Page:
The reason the Mets and Giants are so heavily represented is because many of the photos used were taken in Shea Stadium or Candlestick Park… even when the card didn’t feature a Met or Giant, like with the In Action cards of Hank Aaron, Maury Wills or Willie Stargell.  I can only guess that Topps’ best “Action” photographers mainly worked out of those two ballparks.

A little later in the week, I’ll feature some of these In Action cards which were photographed in Shea or Candlestick.

Just a reminder that today is Election Day in the United States. It’s the duty of all Americans to go to your local polling place and cast your ballot for the candidate you think will do the least harm.

An Overview of 1975 – 1979 Hostess Cards

In light of the apparent demise of Hostess as a entity – and don’t worry, Twinkies and Ho-Ho’s and the like will resurface, it’s just a matter of who purchases the brands and when they gear up production – I thought this might be as good a time as any to give you a run-through of the 5 years of Hostess baseball cards.

Hostess cards were printed on the bottom of “family sized” boxes of Hostess snack cakes from 1975 to 1979.  Each year’s set consists of either 150 cards (if you’re me) or 50 3-card panels (if you’re looking for a greater challenge and have a greater budget).

Certain cards/panels are somewhat rarer if they were printed on the box for a less-popular snack cake (i.e. Chocodiles).

Topps provided the images, and did the airbrushing as needed, like on the above 1975 Joe Torre.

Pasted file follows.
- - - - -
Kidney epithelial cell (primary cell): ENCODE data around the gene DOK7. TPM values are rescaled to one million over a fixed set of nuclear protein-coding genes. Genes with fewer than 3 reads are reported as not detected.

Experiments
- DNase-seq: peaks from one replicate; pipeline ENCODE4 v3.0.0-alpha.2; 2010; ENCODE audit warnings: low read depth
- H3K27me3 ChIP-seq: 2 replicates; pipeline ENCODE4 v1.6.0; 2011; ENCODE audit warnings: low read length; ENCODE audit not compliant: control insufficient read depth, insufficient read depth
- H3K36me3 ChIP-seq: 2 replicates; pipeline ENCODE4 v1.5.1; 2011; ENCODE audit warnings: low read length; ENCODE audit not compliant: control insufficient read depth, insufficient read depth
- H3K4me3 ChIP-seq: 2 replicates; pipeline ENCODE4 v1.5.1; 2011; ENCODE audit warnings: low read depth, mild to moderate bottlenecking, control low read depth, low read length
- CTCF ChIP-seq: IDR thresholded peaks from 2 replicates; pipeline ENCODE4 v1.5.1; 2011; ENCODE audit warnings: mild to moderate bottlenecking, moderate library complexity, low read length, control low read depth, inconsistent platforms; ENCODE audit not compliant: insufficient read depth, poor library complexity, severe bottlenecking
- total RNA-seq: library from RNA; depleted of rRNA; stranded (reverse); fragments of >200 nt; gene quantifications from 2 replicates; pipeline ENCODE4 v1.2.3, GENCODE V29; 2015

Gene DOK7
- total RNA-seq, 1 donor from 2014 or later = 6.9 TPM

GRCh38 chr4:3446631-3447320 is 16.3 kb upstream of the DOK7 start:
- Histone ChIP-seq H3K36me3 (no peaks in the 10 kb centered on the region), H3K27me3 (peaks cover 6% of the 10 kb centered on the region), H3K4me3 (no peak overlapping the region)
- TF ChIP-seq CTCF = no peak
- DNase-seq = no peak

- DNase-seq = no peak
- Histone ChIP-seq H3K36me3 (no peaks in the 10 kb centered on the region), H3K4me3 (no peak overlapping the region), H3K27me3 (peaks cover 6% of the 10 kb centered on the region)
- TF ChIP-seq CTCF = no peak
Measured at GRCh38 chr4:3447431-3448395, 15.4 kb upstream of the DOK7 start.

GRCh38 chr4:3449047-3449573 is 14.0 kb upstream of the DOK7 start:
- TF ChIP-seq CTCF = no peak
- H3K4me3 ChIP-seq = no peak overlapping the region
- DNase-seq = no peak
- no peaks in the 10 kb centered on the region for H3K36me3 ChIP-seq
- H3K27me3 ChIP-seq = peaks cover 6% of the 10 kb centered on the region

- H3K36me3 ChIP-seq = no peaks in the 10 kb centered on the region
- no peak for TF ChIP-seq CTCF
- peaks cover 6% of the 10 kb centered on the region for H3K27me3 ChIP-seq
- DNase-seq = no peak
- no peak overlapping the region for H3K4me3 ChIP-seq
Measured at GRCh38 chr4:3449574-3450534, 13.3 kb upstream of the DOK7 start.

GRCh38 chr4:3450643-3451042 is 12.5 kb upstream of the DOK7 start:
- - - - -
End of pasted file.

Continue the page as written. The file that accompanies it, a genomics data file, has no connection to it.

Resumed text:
The 1976 set had bold red, white and blue stripes, because it was THE BICENTENNIAL and you couldn’t not do something to commemorate the fact that the country was 200 years old.  I think there was a federal mandate or something.

Business as usual for 1977;  I find this set the least appealing, but that’s a matter of relativity;  none of the sets are what you’d call beautiful in and of themselves, but the card design is not why I collect these.

1978 was more subdued than the previous two years, but not bad looking in a minimalist sort of way.

1979 just took the footer and moved it to the header.

You’ll see references to Hostess Twinkies cards…  There’s not a huge difference between Hostess cards and Twinkies cards.  Hostess cards were sold on the box itself, Twinkies cards were inserted into the individually-sold Twinkies packages (and they often have Twinkie stains on them).

Twinkies can be distinguished by the black stripe on the back, and the fact that they come in single panels rather than panels of three.

Hostess cards don’t have the black stripe, but every year’s card looks pretty much like this:
1975 Hostess #130 - Hank Aaron SP - Courtesy of

If you collect individual cards, there’s almost no reason to distinguish between Hostess and Twinkies, and not everybody does. I don’t, and I’ve noticed that doesn’t.

Not every card has a Twinkie counterpart; In 1975 and 1976, there were only 60 cards which were Twinkified, and there aren’t any Twinkies cards from 1978 or 1979.

If you really want to go crazy, or have a larger collecting budget than I do, negatives used for Hostess sets have turned up in Topps Vault auctions.

The mid-to-late 1970’s were my peak collecting years as a kid, but I long ago completed the Topps sets from 1974 to 1978.  Collecting Hostess cards allows me to keep collecting the players of my youth without getting into some of the more arcane sets of the era.